Brad Templeton's Photography
Transit of Venus 2004

Transit of Venus 2004

I'll admit that visually, the crossing of Venus before the sun isn't particularly spectacular. I went to the east to see it more for the history and rarity of it. It happens just twice every 120 years or so. The next one is in 2012.

Some went to Europe where they could see the whole transit, but actually much of the transit is boring. I felt it would be more interesting (and closer) to chance seeing it at sunrise or sunset, where it would be briefly visible to the naked eye. At all other times it must be seen with a strong solar filter.

I sought to find a place where I could photograph the transit with something interesting in the foreground. My original plan was to go to Port Credit or the mouth of the Humber, where the Toronto skyline would sit in front of the rising Sun and Venus. However, I ended up in the Kawartha lakes, photographing from a boat on Stony Lake. The unfiltered shots allow a fast exposure, so handheld telephoto was possible.

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In the end, we had some strange luck that gave me some of the best shots I have seen, if I do say so myself. Most of the shots I have seen show just the Sun and Venus, or very minimal scenery or perhaps clouds or a plane in front of the Sun.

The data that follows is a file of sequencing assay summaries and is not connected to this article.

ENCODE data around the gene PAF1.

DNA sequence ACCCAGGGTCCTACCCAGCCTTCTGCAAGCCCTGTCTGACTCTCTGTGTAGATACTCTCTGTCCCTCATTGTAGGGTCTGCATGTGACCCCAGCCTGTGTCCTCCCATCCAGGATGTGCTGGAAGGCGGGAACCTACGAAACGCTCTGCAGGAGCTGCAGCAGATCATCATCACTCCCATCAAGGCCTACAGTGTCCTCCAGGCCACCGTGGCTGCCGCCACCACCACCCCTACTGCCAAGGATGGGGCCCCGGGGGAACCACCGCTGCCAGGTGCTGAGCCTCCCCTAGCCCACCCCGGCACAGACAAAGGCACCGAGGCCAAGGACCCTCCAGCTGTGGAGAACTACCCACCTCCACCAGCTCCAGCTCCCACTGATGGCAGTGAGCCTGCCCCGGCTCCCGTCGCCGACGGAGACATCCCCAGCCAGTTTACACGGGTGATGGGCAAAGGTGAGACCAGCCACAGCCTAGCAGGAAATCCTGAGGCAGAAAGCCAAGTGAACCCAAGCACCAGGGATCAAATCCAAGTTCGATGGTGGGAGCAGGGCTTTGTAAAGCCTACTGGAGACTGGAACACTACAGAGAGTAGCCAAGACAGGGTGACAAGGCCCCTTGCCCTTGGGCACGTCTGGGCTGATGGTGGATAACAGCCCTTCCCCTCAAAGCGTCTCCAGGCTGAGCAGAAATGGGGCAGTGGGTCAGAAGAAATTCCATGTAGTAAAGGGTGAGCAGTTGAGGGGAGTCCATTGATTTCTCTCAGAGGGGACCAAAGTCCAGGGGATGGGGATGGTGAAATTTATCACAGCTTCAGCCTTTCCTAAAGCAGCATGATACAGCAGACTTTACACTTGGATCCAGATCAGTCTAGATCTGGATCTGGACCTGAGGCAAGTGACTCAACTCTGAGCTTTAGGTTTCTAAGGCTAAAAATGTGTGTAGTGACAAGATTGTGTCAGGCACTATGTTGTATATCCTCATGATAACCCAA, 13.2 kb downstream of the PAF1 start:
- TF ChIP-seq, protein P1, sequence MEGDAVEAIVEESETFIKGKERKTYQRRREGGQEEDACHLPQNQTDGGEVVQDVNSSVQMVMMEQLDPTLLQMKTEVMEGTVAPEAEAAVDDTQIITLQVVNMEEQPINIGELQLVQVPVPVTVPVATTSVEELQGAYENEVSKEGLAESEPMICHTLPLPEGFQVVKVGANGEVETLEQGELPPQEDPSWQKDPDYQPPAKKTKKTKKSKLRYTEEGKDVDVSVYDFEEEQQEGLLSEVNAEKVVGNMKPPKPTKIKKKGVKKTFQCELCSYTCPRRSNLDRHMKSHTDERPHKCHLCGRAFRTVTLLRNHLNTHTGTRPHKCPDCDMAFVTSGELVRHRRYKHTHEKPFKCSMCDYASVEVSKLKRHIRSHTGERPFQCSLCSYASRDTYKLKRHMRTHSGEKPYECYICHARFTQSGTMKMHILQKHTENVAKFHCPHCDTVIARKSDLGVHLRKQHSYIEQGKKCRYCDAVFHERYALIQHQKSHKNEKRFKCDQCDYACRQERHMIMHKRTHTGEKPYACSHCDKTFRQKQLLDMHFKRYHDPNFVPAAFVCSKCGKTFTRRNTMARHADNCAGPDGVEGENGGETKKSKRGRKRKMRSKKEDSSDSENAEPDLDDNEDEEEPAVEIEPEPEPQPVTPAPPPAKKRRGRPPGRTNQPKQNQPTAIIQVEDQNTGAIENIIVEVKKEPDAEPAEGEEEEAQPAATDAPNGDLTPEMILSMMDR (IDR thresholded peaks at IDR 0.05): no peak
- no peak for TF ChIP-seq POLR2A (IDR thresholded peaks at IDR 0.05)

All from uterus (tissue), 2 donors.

The luck was that there was a thick haze that day, due to high humidity. This blocked the Sun at sunrise itself, but allowed the transit to be visible to the naked eye for many minutes, and photographable without a filter as well.

The haze made streaks on the Sun that, combined with the dot, reminded us of Jupiter. I was able to capture many shots with the Sun reflected on the lake, and birds flying and in the foreground.

After it got too bright to photograph without a filter, we moved to a concrete dock (which could not see the horizon so well) to observe with a telescope, primarily by projection. The haze made my filter a bit too dark. Also shot with the camera and a 600mm equivalent lens on the D60. We observed and timed 3rd and 4th contact and the teardrop.

Most shots taken with the Canon D60 with 200mm zoom and 1.4 extender, for equivalent focal length of 448mm at f/5.6. Green shot taken with 2x extender.